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1A person who buys goods from producers and sells them to retailers or consumers.‘we aim to maintain value for money by cutting out the middleman and selling direct’
- ‘Instead of selling their product to middlemen before it makes its way onto the world commodity markets, the growers have a direct, long-term relationship with the people buying their crop.’
- ‘But the market for local foods will never serve as many producers and consumers as it could if direct marketing - cutting out the middleman - is the only method of getting local foods to market.’
- ‘There are always lots of middlemen or distributors to sell your product.’
- ‘The two big banks have their own retail branch outlets and are perceived as not needing to pay middlemen to sell their products.’
- ‘It was a little unorthodox that they did it that way, cutting out the middleman.’
- ‘And middlemen, who sell drugs directly to doctors and hospitals, often favored domestic brands.’
- ‘The British became the main middlemen between tropical producers and European consumers.’
- ‘By exporting the coffee themselves, farmers earn considerably more per pound than they would if they sold through industry middlemen.’
- ‘They are adding value to their produce, cutting out the middleman and getting feedback from their customers.’
- ‘Most are self-employed, but a few are dropped at street corners by employers, like farmers, wanting to bypass middlemen by selling their products directly to the customers.’
- ‘Pay particular attention to suppliers, retailers and middlemen.’
- ‘The giveaway will last a couple of days to a few weeks, depending on how many radios retailers and middlemen were able to order.’
- ‘It is now becoming a more important market, and they would see economies of scale by cutting out the middleman.’
- ‘If a publisher can offer a game experience at half the price of its competitors by cutting out the middleman, they have a decisive advantage.’
- ‘A quarter of the grain sold was not sold through middlemen but directly by the farmer to the customer, and it was the smaller farmer who sold least through the merchants.’
- ‘Furthermore, because of the cost savings derived from cutting out the middleman, Dell believes it can sell computers at lower prices than its competitors, and thus steal market share.’
- ‘That's because the Internet is increasingly cutting out the middleman.’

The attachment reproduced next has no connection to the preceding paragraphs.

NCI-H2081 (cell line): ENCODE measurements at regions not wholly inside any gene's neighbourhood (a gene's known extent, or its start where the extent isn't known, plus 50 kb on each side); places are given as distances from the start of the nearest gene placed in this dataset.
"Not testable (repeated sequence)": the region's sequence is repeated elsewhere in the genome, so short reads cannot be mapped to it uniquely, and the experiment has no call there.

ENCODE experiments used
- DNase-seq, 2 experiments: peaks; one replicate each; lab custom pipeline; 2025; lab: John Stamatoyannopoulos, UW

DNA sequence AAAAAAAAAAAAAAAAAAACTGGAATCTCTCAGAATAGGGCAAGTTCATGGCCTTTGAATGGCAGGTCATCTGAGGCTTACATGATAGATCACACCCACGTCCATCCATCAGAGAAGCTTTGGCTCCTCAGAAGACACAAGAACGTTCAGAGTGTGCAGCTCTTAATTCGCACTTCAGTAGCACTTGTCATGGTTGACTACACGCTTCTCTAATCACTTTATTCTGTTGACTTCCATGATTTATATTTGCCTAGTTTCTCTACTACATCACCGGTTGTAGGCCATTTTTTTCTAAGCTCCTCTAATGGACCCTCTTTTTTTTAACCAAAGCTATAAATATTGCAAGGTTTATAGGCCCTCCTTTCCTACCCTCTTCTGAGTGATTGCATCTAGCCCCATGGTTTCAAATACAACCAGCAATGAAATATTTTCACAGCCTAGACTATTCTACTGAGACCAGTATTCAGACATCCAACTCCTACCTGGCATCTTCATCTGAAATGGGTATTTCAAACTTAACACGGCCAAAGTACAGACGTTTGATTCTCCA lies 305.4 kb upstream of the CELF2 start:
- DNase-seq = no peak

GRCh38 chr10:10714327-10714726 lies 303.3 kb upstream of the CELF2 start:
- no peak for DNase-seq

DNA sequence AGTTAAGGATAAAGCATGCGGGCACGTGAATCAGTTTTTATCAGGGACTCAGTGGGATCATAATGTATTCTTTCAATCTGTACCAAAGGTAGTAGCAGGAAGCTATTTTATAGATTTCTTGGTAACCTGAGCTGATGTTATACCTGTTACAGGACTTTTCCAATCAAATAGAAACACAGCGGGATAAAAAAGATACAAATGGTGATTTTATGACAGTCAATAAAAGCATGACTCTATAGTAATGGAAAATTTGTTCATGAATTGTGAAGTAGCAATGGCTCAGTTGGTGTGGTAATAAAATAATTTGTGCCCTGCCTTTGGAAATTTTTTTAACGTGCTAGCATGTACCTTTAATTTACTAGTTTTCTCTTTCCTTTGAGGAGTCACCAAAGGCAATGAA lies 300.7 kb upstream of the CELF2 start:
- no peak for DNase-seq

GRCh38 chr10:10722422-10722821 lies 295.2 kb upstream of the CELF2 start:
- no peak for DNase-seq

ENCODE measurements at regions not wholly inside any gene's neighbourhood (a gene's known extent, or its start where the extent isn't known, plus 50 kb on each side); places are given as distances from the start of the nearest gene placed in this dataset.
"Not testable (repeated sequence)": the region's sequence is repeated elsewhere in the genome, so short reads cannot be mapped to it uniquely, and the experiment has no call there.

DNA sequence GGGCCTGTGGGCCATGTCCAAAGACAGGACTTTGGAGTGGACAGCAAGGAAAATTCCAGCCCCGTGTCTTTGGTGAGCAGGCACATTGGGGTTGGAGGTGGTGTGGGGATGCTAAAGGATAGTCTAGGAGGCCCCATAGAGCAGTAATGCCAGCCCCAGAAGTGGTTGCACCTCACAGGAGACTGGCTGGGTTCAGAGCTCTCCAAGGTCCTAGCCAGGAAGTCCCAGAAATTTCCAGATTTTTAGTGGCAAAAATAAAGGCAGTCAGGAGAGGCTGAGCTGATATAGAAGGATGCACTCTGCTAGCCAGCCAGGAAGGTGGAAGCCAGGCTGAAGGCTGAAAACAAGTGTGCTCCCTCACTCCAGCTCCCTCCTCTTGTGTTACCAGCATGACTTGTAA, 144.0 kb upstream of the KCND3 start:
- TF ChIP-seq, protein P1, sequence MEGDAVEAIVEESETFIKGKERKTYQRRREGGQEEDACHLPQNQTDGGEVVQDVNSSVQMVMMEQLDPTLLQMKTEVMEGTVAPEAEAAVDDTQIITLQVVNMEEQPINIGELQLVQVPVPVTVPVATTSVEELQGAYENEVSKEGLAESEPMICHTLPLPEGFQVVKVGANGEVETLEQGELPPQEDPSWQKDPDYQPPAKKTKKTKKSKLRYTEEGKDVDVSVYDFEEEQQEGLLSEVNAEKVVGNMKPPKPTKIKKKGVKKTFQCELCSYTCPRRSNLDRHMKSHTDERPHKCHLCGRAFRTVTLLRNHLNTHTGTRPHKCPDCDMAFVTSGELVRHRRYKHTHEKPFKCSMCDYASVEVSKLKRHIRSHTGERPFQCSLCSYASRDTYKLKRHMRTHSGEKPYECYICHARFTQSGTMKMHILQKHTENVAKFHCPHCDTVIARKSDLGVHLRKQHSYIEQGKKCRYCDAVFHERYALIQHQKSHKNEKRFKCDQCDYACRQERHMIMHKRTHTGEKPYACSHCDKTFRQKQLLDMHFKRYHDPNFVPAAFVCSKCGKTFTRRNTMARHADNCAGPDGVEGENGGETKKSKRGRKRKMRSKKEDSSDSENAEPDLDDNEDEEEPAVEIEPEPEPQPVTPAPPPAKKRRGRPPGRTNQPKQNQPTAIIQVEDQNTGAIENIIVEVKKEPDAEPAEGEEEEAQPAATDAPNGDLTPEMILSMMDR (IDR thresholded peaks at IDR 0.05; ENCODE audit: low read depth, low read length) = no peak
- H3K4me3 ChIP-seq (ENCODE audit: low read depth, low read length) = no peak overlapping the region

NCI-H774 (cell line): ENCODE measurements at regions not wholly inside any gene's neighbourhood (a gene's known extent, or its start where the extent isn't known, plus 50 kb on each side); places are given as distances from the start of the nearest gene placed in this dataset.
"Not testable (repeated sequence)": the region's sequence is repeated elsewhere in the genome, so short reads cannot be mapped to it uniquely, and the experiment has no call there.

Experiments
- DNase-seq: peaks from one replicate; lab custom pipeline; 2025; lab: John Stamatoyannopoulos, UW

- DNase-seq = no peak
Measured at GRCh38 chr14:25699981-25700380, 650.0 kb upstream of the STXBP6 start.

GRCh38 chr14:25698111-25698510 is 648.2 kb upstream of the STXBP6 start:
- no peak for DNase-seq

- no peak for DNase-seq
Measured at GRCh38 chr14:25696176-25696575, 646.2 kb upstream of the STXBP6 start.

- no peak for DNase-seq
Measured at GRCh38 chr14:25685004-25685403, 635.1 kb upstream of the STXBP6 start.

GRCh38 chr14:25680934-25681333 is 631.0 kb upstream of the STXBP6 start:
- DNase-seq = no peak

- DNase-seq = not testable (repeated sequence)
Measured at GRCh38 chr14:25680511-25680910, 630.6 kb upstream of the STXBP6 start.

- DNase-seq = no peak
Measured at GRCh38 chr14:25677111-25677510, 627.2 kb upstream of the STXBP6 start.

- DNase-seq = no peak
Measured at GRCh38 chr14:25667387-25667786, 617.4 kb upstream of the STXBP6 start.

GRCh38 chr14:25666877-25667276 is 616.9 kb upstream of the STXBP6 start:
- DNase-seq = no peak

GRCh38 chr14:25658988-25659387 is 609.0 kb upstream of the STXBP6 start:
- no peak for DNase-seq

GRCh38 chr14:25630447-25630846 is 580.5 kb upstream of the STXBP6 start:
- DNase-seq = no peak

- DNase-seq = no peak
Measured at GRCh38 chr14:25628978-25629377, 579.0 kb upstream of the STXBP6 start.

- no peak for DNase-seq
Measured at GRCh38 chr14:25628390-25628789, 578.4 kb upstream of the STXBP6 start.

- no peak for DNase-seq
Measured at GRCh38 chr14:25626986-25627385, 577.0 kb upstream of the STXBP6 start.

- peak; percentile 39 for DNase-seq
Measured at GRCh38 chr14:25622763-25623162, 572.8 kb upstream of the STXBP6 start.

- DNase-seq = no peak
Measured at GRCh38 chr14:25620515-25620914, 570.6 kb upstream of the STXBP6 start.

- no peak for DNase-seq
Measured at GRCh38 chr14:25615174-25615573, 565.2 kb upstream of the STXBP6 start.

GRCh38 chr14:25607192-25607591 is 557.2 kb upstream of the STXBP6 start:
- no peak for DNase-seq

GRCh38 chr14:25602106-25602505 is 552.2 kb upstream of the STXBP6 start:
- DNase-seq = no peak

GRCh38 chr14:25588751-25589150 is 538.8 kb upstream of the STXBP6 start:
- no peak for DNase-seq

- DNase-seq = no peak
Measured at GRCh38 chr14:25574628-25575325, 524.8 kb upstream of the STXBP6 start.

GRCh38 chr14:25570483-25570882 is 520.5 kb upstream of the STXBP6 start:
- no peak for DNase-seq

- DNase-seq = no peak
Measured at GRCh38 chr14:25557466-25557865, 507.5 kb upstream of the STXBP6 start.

- ‘But they do not include the revenues of middlemen and retailers.’
- ‘Serving as a middleman means paying vendors for merchandise, and then receiving payment from customers.’
- ‘That leaves the retailers, the two middlemen and the producer.’
- 1.1 A person who arranges business or political deals between other people.
intermediary, go-betweenView synonyms
- ‘The music-industry probe concerns the use of independent promoters, middlemen between record companies and radio stations.’
- ‘We don't like to think of cultural value as something that requires middlemen - people who are not artists themselves - in order to emerge.’
- ‘The mafia often plays the role of middleman in these situations, facilitating transactions between businessmen and corrupt government officials.’
- ‘Apart from ardent enthusiasts who would go to any length to participate in public functions for various reasons, there are spectators on call who are arranged by middlemen specialised in the field.’
- ‘And if you are looking for accommodation in the city, forget the need to deal with middlemen.’
- ‘Whilst these middlemen are usually decent, honest, hardworking music lovers, there's a notable cache of less scrupulous operators.’
- ‘Then there is the high school biology teacher - the alleged middleman in the deal.’
- ‘There are now technological middlemen who mediate how we even see each other.’
- ‘In that role he was the key middleman responsible for arranging the £40 billion deal in 1986.’
- ‘The rates are worked out in advance and the flags and banners handed out through middlemen.’
- ‘They can also help overcome language and cultural barriers by acting as middlemen for immigrants dealing with the local authorities.’
- ‘More typically, these deals are brokered by less media-friendly middlemen who pay cash to live donors.’
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